Moody's upgrades Bulgaria rating to Baa2, outlook stable

Moody's upgrades Bulgaria rating to Baa2, outlook stable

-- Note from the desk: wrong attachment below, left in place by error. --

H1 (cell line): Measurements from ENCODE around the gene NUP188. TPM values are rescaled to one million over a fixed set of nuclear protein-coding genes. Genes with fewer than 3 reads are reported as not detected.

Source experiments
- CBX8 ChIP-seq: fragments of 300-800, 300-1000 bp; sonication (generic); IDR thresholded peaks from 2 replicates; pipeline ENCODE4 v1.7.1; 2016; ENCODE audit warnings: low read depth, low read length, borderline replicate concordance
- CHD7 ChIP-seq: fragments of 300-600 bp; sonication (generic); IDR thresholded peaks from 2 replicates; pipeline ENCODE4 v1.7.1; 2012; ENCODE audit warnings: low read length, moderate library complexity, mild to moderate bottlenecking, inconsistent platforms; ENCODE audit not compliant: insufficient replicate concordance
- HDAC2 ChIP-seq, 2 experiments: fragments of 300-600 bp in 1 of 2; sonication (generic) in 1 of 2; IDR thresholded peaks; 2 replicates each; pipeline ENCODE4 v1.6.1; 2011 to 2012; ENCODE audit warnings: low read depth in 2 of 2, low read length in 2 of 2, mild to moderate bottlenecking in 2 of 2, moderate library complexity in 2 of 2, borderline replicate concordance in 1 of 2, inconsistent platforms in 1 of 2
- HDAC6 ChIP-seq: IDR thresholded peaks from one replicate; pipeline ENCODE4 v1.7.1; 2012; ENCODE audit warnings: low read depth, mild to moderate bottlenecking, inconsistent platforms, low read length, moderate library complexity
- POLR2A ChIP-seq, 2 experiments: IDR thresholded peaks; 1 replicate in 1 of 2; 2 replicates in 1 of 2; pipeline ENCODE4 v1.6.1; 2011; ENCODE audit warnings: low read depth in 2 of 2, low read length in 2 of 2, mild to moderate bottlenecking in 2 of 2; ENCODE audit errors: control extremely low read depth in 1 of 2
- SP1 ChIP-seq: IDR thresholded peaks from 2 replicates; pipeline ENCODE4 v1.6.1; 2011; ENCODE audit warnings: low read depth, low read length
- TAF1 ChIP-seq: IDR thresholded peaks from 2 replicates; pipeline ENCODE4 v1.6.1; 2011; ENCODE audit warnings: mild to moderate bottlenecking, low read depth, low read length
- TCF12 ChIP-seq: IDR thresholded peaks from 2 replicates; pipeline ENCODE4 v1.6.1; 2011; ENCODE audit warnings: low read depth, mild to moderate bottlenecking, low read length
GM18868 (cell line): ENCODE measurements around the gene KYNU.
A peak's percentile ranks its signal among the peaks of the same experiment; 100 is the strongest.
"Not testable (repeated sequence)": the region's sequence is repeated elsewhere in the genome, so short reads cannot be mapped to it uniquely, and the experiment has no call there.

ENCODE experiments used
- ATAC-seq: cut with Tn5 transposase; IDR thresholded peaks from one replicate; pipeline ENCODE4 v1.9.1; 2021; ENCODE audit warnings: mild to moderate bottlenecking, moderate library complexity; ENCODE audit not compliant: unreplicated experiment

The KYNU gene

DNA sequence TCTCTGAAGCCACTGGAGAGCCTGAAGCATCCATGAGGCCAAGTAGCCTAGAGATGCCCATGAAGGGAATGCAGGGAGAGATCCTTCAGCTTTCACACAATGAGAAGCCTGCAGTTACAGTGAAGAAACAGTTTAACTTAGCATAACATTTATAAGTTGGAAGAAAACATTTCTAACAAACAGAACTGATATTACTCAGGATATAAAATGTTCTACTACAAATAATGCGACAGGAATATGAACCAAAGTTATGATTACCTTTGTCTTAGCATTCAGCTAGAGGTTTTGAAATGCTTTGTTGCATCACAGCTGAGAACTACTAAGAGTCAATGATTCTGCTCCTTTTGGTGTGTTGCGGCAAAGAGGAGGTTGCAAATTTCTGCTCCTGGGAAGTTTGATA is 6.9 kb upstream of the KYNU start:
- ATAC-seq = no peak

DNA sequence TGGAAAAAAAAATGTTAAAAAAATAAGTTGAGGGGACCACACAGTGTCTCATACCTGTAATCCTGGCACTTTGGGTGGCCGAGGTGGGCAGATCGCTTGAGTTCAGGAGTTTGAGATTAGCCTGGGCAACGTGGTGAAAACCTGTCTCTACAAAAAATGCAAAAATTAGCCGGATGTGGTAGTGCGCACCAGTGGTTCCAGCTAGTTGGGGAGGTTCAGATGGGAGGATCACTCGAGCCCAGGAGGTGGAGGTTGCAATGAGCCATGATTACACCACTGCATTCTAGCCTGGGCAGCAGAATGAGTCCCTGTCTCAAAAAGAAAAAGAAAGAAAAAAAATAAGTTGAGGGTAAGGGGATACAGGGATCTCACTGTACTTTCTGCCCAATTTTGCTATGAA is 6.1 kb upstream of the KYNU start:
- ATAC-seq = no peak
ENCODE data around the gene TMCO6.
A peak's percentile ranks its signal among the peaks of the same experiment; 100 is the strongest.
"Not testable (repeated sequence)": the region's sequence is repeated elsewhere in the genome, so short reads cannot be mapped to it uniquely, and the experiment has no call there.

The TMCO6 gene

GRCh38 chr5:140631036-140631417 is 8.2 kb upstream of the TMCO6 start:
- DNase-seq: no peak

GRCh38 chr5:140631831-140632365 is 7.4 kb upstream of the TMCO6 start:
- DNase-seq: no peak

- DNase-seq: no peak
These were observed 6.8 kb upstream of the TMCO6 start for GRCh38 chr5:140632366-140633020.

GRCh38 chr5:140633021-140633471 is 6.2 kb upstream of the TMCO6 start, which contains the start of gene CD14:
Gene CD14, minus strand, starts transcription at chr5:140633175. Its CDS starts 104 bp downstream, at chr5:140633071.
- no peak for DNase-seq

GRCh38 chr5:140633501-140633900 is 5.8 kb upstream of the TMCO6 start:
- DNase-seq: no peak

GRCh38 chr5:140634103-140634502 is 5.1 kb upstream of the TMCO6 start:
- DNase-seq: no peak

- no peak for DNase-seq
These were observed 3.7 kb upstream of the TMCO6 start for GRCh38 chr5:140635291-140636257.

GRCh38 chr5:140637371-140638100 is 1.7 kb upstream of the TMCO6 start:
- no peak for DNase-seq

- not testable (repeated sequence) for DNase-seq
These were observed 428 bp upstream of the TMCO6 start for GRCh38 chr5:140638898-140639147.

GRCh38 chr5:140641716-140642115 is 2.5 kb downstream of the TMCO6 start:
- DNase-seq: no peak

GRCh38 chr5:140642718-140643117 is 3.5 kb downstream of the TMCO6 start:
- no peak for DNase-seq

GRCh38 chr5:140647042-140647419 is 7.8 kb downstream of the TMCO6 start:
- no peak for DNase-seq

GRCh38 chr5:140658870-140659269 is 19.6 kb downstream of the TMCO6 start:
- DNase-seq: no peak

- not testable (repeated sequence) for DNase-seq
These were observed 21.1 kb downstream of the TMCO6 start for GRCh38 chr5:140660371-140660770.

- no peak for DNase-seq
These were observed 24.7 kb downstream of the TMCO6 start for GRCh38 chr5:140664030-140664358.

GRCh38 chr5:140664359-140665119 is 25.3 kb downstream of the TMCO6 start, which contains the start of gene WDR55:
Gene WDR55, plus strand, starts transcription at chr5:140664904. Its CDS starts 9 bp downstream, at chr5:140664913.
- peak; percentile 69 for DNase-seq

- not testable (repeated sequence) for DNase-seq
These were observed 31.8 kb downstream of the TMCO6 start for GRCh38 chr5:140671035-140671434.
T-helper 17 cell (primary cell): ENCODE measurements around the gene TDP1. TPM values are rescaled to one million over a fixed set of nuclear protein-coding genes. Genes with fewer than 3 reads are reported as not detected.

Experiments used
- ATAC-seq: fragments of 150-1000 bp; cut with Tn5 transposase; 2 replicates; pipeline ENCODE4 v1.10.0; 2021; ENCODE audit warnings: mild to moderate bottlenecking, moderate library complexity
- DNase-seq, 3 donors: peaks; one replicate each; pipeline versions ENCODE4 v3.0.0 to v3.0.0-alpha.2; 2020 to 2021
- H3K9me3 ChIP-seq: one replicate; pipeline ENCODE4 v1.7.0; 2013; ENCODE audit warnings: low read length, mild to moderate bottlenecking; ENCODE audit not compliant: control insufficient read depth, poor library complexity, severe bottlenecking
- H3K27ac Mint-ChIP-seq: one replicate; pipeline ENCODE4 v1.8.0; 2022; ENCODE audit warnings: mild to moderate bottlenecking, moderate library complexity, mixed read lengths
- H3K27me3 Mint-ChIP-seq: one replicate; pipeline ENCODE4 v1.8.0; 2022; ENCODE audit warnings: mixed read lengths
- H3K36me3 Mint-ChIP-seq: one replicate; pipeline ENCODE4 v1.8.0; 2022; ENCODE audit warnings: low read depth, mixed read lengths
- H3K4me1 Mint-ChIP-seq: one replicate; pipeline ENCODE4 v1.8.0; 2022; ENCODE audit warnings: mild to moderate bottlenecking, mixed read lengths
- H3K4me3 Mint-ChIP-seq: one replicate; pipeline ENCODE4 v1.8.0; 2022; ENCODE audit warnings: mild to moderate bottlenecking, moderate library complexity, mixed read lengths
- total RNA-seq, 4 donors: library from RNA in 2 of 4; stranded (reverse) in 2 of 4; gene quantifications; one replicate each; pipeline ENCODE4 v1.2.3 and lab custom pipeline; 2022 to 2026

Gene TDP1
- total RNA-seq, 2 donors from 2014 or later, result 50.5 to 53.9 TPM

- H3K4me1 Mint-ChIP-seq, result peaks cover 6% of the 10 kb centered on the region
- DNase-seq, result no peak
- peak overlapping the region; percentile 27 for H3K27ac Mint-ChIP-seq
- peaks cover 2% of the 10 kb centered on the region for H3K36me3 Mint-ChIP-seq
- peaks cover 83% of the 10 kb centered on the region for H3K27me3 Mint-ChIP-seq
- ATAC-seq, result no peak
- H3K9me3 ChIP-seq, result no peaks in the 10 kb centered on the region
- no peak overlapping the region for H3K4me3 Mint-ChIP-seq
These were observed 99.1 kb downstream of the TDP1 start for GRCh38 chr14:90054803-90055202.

Credit ratings agency Moody's said on July 22 that it raised Bulgaria's sovereign rating one notch to Baa2, citing the Government's ongoing fiscal discipline and improving institutional strength, as well as the financial system's relative resilience in a volatile regional environment. The outlook on the rating was stable, the agency said.The move was accompanied by increased country ceiling for local and foreign currency deposits to the same credit rating.Moody's hinted at the upgrade in April, when it put Bulgaria's local and foreign currency ratings on review for a possible upgrade. More recently, in June, Bulgarian Prime Minister Boiko Borissov said that the Cabinet expected the country's credit rating to go up, although he did not specify from which agency.Moody's said that a further upgrade was likely should economic convergence lead to accession to ERM-2, the euro zone's waiting room. Just a day earlier, Finance Minister Simeon Dyankov, speaking to CNN's Richard Quest, said that while Bulgaria still wanted to join the euro zone, it was no longer prepared to do that unconditionally, as the case was when Borissov's Cabinet took office in 2009.Serious deterioration in external liquidity and/or a persistent weakening of fiscal policy that causes government debt to rise significantly would put downward pressure on the government's ratings, Moody's said."We expect the general government financial balance to show a deficit below three per cent of GDP in 2011, as evidenced by the results already achieved in the first half of the year," Moody's statement said. "Moreover, the implementation of the latest pension reforms and the new 'Financial Stability Pact' are likely to help keep the government finances close to balanced over the medium- to long-term."The Financial Stability Pact is the constitutional amendments bill put forth by Dyankov that would set a ceiling on annual Budget deficits (two per cent of GDP) and Budget spending (40 per cent of GDP).On the macroeconomic fundamentals, Moody's said that Bulgaria's economy rebalanced itself in the past few years, eliminating very large current account deficits with a "remarkably shallow" recession compared to those experienced in other currency board countries at similar rating levels."Economic growth has resumed in Bulgaria, thus far mainly thanks to external demand. Both consumption and credit demand are still very weak, with unemployment much higher than before the recession," Moody's said."Although foreign direct investment and other private capital inflows are likely to be permanently lower in the years ahead, substantial new investment projects are being planned that are likely to bring in meaningful capital. Competitive wages and low tax rates should continue to attract private sector investment, while public investment will be at least partially financed by EU funds."Concerning the exposure of Bulgaria's banking system, where all major Greek banking groups own subsidiaries, to the debt crisis in Athens, Moody's said that Bulgaria was expected to weather the crisis because of "substantial liquidity and capital buffers. Having replenished the government's fiscal reserves to a comfortable level, it is well-equipped to handle a more adverse than expected environment." (Source: The Sofia Echo)

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